Predicting bed suspension events in a moderate size shallow lake
Veliz Carrillo, Gerardo
Cyanobacteria harmful algal blooms (cyanoHABs) and their potential to generate toxins are a significant concern to the ecology of lakes because of their potential to suppress the growth of pelagic consumers, and their ability to become negatively buoyant causing deep water-anoxia by decomposition. For humans, the concern is their tendency to accumulate at the shore where they smell bad and can produce toxins degrading recreational uses, or be entrained in drinking water supplies causing health and taste issues. CyanoHABs impact a significant and growing number of freshwater bodies globally and have become a priority issue for many government agencies such as the U.S. E.P.A. and the New York State Department of Environmental Conservation (NYSDEC). Estimates of the bed stress, gathered from an acoustic Doppler velocimeter (ADV), suggest incipient motion of sediment from the bed is possible as a result of near-bed induced stresses produced by turbulence. Elevated ADV beam amplitude levels are interpreted as possible indicators of sediment suspension in support of this hypothesis. An empirical model is constructed and used to predict suspension events using three years of meteorological forcing data. Suspension may be critical to cyanoHAB formation through transport of phosphorus into the illuminated water column where it can stimulate a bloom, and because living cyanobacterial cells that have settled to the lake bottom store phosphorus and when brought up to the illuminated surface waters may rapidly initiate a bloom even without taking up additional phosphorus.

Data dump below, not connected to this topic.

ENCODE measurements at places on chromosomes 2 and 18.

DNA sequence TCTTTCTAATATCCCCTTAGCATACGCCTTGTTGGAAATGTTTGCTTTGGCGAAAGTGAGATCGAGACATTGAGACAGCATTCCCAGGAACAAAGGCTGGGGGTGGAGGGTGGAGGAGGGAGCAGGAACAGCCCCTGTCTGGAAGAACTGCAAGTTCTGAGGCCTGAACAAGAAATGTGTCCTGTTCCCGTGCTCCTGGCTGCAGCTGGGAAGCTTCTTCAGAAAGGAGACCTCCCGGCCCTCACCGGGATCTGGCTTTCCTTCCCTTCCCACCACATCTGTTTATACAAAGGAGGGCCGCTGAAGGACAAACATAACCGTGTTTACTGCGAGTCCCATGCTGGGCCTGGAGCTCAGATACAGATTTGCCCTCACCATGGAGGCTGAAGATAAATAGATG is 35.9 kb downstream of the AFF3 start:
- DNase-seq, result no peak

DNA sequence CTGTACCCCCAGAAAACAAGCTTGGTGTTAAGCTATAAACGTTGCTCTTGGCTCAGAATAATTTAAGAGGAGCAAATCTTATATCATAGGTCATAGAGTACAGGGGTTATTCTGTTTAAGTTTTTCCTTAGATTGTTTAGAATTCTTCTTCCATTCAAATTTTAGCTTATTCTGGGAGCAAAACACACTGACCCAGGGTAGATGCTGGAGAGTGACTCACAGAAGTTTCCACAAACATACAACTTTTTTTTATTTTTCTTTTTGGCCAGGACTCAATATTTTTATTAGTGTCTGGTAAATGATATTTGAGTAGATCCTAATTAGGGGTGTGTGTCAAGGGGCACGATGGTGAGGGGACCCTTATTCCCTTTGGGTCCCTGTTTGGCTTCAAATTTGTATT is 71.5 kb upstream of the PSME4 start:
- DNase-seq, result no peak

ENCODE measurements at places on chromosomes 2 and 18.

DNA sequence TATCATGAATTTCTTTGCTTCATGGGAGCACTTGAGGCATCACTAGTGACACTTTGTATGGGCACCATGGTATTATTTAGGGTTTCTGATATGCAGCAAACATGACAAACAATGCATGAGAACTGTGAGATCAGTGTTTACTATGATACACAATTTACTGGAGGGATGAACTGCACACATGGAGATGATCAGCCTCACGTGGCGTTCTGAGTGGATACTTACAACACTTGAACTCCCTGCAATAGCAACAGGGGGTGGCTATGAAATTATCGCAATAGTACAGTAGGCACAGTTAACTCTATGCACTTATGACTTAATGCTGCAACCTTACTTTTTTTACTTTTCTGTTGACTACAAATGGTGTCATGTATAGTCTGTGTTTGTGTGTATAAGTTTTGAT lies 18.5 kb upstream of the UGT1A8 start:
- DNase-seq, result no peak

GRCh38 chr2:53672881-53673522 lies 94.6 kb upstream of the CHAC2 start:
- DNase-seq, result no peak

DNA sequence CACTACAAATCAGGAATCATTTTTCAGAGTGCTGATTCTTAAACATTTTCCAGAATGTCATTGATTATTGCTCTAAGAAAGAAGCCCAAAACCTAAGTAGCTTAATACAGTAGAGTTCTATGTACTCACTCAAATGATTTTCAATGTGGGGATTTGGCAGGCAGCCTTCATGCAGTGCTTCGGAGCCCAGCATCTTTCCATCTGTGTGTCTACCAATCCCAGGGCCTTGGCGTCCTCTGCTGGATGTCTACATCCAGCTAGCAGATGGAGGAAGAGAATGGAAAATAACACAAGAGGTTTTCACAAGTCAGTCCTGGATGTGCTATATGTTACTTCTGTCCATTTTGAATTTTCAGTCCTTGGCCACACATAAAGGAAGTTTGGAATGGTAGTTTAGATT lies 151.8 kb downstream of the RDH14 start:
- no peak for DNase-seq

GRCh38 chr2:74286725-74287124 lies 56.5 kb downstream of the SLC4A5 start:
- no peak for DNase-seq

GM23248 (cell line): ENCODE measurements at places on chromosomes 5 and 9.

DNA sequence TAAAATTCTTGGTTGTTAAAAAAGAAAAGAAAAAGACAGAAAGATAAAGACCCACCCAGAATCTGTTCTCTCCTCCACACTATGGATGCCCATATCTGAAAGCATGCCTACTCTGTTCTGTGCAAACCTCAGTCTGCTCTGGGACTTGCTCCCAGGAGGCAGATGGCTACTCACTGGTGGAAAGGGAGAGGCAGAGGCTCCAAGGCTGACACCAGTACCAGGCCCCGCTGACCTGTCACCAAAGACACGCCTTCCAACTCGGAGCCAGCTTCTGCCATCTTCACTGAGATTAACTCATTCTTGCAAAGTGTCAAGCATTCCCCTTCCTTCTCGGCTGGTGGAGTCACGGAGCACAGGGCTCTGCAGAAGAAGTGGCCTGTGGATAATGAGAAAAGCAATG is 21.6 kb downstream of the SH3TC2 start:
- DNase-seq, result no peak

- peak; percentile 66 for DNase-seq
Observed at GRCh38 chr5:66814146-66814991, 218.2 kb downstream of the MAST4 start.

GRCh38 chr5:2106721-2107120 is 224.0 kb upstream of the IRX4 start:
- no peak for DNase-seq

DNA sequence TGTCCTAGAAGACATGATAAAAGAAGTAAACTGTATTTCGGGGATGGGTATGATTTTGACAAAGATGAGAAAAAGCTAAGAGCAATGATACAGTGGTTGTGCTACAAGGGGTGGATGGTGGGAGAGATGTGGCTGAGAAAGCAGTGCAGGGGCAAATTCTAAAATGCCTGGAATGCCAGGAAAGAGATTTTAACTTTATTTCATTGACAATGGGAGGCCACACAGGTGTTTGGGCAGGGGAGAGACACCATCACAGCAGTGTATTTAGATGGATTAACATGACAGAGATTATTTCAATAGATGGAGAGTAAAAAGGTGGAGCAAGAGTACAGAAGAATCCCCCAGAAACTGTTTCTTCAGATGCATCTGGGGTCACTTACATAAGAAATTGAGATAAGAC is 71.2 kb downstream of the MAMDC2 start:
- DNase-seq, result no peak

Cowen, III, Edwin (Todd)
Bewley, Gregory Paul; Schweitzer, Seth A.
Civil and Environmental Engineering
M.S., Civil and Environmental Engineering
Master of Science
dissertation or thesis